Date: 24 May 1995 08:09:49 -0500 (EST) From: Lance Stronk <S29033%22681 at utrcgw.utc.com> Subject: husks, particles, and the grain bed Kirk writes: > I'd like to hear your comments on these issues...as well on one more: > > I think everyone's heard the story: the husks fall to the bottom of the > grain bed and provide a filter bed that small particles get trapped in. > Is this another Momism? Has anyone allowed the grain bed to drain for > several hours, then actually attemped to section it and look at the > particle size distribution? Do I have the Momism wrong, or is it just > me that has never seen any evidence of such a distribution? To which Jim responds: >It does occur. It is in a continuum between the top and bottom, as the >bed gets deeper, a higher propartion of the bed is composed of husks. >Dig a vertical shaft in the the lauter tun after lautering and this can >be observed. It is a greater phenomenon in a looser grain bed, where the >husks can be forced down easier. And Craig also responds to Kirk's post: >Here's my $0.02 (mmmm! copper...). It's been a while since I read this part >of _The Practical Brewer_. Those guys at the Master Brewers Association of the >Americas really have examined a cross section of a grain bed. As I recall, the >husks are actually at the top of the lauter tun after everything settles out. >All the other gunk is more dense than the husks and sinks faster. This implies >that a certain amount of recirculation is required in order to let the husks >do their filter thing on the small particles that make it through the false >bottom or manifold. To which I respond; AM I GOING CRAZY OR WHAT?????? The husks *fall* or are *forced down* to the bottom of the grain bed? How? Is this some kind of phenomenon that I have never seen before? I have to agree with Craig on this one guys. When I mash, I recirculate and heat using a RIMS. After mashing and sparging, what I see on the TOP of the grain bed is a layer of stuff that is fine (looks like flour). I was told by an local microbrewery apprentice brewer (a master brewers slave ;^) ) that this is exactly what is supposed to happen, i.e. the smaller particles get trapped at the top of the grain bed by the filter action of the grain bed. And if the small particles get trapped at the top of the grain bed (as I have witnessed on every batch) then how can a husk go to the bottom of the grain bed if it is physically larger than a particle of malt flour?? >I hope I remembered correctly; if not I'm sure I'll hear about it. Brew a batch of all-grain Craig, have a homebrew, and look in the top of your lautertun - You'll remember. Lance Stronk Return to table of contents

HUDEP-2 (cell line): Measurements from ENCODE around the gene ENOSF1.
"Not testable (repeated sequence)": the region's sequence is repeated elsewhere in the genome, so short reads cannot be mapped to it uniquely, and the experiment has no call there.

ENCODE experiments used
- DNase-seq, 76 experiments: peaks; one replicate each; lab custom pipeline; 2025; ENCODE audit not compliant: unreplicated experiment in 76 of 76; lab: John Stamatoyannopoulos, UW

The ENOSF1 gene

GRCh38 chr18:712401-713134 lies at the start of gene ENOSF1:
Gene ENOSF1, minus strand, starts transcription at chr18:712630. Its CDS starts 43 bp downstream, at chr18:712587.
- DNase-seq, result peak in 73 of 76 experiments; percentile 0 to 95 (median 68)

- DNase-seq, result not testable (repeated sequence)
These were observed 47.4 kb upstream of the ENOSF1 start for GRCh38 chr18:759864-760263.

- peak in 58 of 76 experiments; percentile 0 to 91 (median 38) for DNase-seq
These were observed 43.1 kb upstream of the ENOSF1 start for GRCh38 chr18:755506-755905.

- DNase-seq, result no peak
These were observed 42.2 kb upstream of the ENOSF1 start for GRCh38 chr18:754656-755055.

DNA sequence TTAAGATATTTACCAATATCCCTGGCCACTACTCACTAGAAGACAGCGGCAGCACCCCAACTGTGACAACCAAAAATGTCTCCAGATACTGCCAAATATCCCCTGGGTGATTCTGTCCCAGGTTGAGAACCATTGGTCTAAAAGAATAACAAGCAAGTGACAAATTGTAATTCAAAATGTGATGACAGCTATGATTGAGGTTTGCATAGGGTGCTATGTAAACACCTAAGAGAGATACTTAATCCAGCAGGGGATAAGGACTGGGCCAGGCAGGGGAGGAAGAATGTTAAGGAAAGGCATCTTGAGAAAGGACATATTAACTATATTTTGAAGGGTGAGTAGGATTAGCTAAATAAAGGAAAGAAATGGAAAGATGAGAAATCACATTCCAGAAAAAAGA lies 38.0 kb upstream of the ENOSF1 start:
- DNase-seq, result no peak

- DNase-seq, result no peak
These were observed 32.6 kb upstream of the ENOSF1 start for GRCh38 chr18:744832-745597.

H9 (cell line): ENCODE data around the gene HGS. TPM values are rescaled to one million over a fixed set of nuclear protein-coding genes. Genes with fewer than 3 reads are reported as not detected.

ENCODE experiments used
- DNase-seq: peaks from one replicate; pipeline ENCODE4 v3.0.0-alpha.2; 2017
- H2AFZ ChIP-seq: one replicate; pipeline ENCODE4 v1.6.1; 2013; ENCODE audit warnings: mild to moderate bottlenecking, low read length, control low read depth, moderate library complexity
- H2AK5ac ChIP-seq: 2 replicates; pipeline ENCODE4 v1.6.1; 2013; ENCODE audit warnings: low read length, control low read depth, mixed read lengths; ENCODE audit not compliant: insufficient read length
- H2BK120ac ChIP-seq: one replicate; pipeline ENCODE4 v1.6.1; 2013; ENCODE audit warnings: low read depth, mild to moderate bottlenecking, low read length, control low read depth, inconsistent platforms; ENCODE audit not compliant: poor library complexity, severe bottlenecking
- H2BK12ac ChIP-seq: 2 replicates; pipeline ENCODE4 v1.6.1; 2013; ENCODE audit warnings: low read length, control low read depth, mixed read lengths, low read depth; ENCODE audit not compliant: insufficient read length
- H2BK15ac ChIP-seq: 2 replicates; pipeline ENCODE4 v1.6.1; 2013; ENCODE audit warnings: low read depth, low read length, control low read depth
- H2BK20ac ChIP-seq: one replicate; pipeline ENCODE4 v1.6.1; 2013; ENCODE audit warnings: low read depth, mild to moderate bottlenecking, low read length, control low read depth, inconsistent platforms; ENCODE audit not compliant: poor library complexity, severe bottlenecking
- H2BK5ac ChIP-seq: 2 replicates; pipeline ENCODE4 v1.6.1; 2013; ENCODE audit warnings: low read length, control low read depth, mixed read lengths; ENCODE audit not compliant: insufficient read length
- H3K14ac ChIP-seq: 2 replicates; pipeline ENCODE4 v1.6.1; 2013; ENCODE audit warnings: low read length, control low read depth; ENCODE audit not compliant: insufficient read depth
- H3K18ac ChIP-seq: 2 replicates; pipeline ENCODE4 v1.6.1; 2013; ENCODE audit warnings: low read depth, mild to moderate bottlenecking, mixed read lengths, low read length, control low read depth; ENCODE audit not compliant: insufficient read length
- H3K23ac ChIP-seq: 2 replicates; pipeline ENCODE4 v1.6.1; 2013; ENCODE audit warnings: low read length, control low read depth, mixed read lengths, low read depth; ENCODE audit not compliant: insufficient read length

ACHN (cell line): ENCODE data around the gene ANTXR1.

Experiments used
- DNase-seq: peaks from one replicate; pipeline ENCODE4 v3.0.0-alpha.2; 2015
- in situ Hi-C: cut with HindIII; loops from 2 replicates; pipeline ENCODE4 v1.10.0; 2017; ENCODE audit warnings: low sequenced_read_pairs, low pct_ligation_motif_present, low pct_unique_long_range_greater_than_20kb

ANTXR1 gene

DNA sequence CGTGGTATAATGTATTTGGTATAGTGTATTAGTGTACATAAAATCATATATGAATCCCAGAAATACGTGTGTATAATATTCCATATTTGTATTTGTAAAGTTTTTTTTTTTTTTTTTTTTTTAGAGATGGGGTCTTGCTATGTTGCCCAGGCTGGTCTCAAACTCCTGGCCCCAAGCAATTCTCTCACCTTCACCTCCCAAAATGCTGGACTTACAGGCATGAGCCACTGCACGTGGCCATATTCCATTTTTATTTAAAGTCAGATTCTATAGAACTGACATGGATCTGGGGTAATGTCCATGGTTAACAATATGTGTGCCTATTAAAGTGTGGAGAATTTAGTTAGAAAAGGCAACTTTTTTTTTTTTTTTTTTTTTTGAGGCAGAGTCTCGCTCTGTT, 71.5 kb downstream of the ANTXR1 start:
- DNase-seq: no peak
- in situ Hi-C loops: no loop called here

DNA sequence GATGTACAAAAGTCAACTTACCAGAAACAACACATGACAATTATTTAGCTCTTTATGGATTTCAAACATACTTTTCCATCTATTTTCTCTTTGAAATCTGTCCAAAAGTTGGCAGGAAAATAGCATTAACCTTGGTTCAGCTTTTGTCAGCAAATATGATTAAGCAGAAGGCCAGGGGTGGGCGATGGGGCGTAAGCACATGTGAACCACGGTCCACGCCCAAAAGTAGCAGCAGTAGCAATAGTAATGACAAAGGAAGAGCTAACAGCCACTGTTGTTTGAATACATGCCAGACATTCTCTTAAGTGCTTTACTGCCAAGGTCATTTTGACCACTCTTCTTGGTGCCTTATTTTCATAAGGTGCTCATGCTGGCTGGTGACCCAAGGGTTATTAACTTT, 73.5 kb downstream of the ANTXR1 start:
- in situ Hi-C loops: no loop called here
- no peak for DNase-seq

Date: 24 May 95 08:15:16 EDT From: "Thomas A. Wideman" <75710.1511 at compuserve.com> Subject: Re> N2/O2 mix >>>If your normal (100% CO2) pressure is 12 psi for your line >>>length/diameter, and you are using 75% N2 / 25% CO2 mix, then >>>you want to use 48 psi. To your beer, this will look like >>>12 psi of CO2 and the beer will stay carbonated. Hmmm. Well, yes, to your beer, the partial pressure of CO2 would look like 12 psi, but to your walls, it would look like... "INCOMING!!!" Wouldn't 48 psi of _any_ gas shoot the beer from here to way over there? Or am I missing something? Tom Wideman Return to table of contents
Date: 24 May 95 08:32:59 EDT From: "WEISEL, KARL R" <WEISEL at rcsteam5.mhs.compuserve.com> Subject: Re: Electric stovetop brewing Seems how the electric stove thread is still going on I figured I'd chime in with a data point I've found usefull. I've been mashing & boiling on my E-stove 4 years now, and have replaced the burner once. I normaly use a 10 gal SS, it only covers one coil. The burner is rated at 2200 W and my general rule of thumb is to expect a heat rise of 10 Deg F per gal per min. So for example if my sparge outlet is at 150 F, 7 gal total, and I want a boil, I should expect about 42 min [(210-150)/10 * 7.] This estimate is most usefull during mash temp steps, and to know how soon the infusion & sparge water needs to get on the stove. The rise rate needs a minute or two to get going, and falls off somewhat near a boil, but is rather repeatable for me at normal mashing temps. I do have a propane burner for larger batches, but moving stuff up/down the stairs from the basement to front porch is a drag, and not possible in January here in Cleveland! I know propane is bad indoors, but is a burner converted to natural gas OK ? I do have a kitchen style exhaust hood over the basement stove (200 CFM out the dryer vent) How do all you RIMS / larger batch folks do your boils if indoors. How do you vent the combustion fumes? should I get a Canary? (my cats would LOVE that!) Karl - Cleveland, Oh. weisel at rcsteam5.mhs.CompuServe.com Return to table of contents